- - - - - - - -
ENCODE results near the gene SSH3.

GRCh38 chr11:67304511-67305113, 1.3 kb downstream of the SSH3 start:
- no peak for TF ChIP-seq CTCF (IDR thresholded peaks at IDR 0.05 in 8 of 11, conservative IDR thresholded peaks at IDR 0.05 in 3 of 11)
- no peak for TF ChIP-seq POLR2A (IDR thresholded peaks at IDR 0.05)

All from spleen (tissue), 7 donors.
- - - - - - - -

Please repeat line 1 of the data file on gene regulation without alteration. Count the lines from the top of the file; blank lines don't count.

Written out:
ENCODE results near the gene SSH3.